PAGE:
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PEPPERELL — Although there are no contested races in this years annual town election, and most candidates are incumbents, some partook in a luncheon at the Senior Center where each was asked why they want the job.

The lone newcomer to the electoral process is Kathy Low, of Brick Pond Way. She is seeking the North Middlesex Regional School Committee seat vacated by the retiring Sharon Santy.

”I have three kids (educated in the district), and I’ve had good experience on all levels,” Low said. “My oldest was special needs, my middle child is a high school junior in advanced placement, and I have an eighth-grader who is an average student. I’ve seen a lot of what worked with different kinds of kids.”

Low said she has regularly attended school committee meetings for the past two years and had thought about running for a seat. Now that her oldest daughter is in college she has a second-driver in the family, which frees up some of her time.

”Jim McCormick, Jim O’Shea, Jerry Martin and Mary Waight are also retiring, and I was really concerned,” she said. “We couldn’t have Pepperell with an empty spot. The selectmen would have had to appoint someone.”

A 12-year resident and customer service representative at Deluxe Pinpoint, in Groton, Low holds a degree in psychology from Manhattanville College. A Wellesley native, she later moved to Red Hook, N.Y., and worked as branch manager for Chemical Bank of New York. Returning to Massachusetts, the family moved to Pepperell largely because it is too expensive to live inside the Route 128 belt.

”I love the town. I’m very happy with the schools, but you get out what you put in,” she said. “I’ve been proactive with my children and remain in contact with teachers. You must show up for your kids.”

She sees the selection of a superintendent suited for the district as a top priority, particularly with 100 superintendent vacancies state-wide.

”We need time to research candidates. You can’t clone (James) McCormick,” she said. “Teacher negotiations will be tough. You can’t get water out of a stone. The (school committee) job requires someone who will go the extra mile.”

In addition, Stephen Themelis, of Franklin Street, and owner of Nichlaus Painting, is running for a second term on the Planning Board.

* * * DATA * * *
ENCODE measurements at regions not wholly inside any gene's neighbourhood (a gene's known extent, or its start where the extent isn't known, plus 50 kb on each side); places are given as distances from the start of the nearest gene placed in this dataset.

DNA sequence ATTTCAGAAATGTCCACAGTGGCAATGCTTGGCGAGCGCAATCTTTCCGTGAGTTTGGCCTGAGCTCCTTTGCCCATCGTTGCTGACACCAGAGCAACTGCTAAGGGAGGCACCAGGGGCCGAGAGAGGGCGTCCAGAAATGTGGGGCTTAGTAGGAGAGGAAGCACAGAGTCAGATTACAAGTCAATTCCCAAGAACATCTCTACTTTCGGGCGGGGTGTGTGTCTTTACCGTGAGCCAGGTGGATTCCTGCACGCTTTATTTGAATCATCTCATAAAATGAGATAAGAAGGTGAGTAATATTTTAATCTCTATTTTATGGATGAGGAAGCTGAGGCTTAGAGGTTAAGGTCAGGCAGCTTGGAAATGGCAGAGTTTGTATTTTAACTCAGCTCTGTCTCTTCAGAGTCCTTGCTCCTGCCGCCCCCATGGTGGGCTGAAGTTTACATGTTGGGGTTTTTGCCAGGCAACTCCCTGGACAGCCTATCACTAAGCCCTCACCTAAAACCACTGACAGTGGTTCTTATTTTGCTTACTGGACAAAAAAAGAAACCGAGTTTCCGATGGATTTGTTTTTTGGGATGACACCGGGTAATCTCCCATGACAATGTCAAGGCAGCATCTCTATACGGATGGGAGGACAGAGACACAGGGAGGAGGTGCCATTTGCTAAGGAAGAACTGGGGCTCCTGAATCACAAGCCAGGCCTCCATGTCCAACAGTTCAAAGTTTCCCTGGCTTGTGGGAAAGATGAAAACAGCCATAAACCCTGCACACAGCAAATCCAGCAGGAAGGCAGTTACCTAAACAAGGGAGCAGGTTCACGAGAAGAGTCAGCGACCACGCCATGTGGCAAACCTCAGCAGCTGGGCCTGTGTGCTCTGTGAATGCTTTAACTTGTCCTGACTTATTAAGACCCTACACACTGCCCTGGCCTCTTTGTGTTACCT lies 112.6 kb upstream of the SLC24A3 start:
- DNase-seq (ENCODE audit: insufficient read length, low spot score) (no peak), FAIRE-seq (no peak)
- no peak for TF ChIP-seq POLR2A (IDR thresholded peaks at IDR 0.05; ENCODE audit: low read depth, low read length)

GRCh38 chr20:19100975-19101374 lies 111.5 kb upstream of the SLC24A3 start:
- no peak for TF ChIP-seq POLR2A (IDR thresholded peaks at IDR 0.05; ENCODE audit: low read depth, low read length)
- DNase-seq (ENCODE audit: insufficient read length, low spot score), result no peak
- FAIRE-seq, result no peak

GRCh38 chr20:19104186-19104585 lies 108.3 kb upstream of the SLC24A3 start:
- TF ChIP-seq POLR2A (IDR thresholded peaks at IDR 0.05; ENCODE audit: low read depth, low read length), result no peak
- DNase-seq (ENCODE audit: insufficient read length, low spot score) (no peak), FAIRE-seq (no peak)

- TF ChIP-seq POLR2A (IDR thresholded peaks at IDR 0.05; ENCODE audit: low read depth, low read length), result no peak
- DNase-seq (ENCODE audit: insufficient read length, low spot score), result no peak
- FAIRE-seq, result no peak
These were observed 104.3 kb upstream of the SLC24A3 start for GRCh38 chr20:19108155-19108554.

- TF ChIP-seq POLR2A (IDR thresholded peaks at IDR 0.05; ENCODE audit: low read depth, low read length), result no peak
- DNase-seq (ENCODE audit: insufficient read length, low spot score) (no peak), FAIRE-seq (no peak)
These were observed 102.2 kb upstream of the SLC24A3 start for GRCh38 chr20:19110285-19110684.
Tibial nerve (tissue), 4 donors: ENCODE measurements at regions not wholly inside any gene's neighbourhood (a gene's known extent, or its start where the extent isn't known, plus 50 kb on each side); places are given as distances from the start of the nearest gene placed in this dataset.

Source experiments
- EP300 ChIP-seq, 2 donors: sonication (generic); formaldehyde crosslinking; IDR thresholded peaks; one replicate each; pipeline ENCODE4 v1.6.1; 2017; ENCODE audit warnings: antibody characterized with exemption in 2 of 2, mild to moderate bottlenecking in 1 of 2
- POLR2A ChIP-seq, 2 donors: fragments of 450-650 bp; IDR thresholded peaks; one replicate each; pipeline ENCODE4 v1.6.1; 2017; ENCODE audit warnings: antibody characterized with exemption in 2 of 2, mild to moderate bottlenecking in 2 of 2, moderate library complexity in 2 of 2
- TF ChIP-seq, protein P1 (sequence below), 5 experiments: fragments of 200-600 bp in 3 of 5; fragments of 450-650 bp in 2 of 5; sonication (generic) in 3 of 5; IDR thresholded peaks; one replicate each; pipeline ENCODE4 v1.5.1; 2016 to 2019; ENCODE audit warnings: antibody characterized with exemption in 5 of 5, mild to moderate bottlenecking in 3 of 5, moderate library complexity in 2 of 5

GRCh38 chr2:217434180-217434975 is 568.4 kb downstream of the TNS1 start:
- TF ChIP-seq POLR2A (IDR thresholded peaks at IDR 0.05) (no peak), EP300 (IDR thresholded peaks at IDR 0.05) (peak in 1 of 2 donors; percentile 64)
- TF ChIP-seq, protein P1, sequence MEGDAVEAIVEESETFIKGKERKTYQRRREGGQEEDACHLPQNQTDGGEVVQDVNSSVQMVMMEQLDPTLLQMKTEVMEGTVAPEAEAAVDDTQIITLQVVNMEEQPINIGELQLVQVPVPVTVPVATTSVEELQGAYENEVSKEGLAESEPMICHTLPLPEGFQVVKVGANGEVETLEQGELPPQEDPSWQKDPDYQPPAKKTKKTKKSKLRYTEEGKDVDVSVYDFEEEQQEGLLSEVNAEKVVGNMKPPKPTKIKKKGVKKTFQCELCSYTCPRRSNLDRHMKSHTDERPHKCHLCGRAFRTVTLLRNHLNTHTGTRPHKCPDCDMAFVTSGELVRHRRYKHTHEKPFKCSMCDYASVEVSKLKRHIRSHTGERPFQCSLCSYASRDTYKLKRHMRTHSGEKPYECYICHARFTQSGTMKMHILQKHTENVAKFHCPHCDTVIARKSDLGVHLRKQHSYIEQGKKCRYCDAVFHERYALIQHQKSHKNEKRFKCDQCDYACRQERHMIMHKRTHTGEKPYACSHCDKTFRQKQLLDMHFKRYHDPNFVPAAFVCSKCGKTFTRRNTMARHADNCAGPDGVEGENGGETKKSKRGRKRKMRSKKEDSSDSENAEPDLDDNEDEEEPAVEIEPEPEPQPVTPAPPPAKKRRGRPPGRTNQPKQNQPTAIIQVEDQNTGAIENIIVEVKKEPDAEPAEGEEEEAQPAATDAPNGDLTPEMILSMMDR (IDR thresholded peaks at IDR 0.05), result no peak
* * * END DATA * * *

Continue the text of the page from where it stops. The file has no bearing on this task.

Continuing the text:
”I want to make a difference, and I bring experience to the table,” he said. “I have two years’ experience now. I understand the position I’m serving in and can give more back. Board members are people I trust and work as a team.

”I’m not in it for the money ($500 per year),” Themelis said. “You reach a point when you can give back, and the job becomes your social life. I’m glad to do it.”

Asked about the immediate future, he said, “We’re updating the master plan and the open space bylaw with the Affordable Housing Committee, and (we’re) looking at a mixed-use overlay district and mill complex. All exciting stuff.”

Current Board of Health Chairman Robert Lambert is also running for re-election.

”Having been on the board for three-and-a-half years, I have gotten to know how the town runs,” Lambert said. “We have some fine people working for the town. The other two members are doing a fine job, and especially (Animal Inspector Kenneth West, Board of Health Secretary Lynda Pozerski, Health Agent Edward Wirtanen and town nurse Ellen Castellano).

”I’ve been helping Ed,” he said. “We teach one another. I try to work with people and help them while protecting the town. At $750 per year, it isn’t for the money.”

Public Works Commissioner Frederick Farmer, a four-year incumbent, said he’s running again because he enjoys the job and loves his town. He has 34 years of work on the Cemetery Commission, Industrial Board and Personnel Board to prove that point.

”We have good people, and I’m impressed with those I work with,” he said. “I hope to continue on the job, and now that I’m retired I have more time.”

Asked about the future of Pepperell, Farmer wrapped it up in one word.

”Growing,” he said. “We’re fortunate to have good people.”

Treasurer and tax collector Michael Hartnett, on the job since 2000, is seeking a third term as well.

”When I first ran I, frankly, needed a job and the timing was right. Phyllis Symonds was retiring,” Hartnett said. “My family sold its business and the job was open.”

Hartnett is a certified public accountant and holds a bachelor of science degree.

”I enjoy the job very much,” he said. “It’s a split position. The treasurer’s job is very financially-oriented. Towns are basically corporations in their own right, a $20 million business.

”The collector’s job is very enjoyable for me because I get to help people,” he said. “It is committed to strict rules, but you can work with some taxpayers who have fallen on hard times while staying within the law.

”Sometimes, at the end of a day, I feel really good,” Hartnett said.

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